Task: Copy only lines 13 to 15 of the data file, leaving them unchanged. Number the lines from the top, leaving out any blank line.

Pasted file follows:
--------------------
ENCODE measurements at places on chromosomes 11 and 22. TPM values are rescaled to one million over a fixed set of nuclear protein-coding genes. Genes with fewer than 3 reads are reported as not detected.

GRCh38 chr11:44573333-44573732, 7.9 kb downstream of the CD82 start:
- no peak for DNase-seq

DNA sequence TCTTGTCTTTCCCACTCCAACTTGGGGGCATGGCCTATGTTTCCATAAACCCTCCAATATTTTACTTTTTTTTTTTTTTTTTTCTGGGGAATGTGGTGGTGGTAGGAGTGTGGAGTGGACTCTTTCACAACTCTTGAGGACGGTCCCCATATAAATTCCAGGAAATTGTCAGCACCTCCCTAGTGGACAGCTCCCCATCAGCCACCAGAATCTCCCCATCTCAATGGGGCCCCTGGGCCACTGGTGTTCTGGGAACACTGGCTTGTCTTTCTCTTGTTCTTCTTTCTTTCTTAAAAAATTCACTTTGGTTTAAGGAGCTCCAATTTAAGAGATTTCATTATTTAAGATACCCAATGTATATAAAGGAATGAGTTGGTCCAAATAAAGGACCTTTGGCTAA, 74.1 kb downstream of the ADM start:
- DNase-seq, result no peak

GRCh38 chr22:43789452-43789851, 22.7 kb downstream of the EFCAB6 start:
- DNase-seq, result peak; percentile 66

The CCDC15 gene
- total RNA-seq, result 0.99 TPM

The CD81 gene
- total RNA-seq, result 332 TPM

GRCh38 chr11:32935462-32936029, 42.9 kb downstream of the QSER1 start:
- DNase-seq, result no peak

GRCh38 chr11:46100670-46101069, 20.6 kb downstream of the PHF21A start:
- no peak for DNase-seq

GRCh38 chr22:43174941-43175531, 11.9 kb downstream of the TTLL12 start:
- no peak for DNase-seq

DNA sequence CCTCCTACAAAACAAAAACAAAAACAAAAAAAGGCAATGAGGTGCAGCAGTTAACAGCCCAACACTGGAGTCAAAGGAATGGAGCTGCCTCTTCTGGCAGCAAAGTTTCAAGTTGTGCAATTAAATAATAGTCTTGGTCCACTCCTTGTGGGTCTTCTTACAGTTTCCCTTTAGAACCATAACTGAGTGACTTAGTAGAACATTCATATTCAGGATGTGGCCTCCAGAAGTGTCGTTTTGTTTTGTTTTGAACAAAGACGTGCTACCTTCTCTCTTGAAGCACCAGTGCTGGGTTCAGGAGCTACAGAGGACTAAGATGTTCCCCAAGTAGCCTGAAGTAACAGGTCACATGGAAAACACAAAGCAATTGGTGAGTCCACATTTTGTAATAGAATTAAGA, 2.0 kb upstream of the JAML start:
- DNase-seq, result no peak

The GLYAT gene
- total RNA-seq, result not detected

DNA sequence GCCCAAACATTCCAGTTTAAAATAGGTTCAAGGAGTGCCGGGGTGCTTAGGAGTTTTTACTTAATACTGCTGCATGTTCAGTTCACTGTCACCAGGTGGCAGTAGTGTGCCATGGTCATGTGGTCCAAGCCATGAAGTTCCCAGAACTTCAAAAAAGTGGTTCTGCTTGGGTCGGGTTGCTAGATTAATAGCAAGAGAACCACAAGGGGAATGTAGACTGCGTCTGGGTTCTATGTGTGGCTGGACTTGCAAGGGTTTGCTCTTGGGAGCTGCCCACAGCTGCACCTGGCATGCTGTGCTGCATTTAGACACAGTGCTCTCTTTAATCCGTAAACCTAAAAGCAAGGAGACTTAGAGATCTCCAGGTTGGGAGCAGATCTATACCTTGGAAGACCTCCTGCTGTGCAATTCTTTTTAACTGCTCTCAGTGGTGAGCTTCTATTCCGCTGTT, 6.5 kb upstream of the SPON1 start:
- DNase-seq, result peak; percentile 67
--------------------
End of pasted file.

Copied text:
- DNase-seq, result no peak

GRCh38 chr11:46100670-46101069, 20.6 kb downstream of the PHF21A start:
- no peak for DNase-seq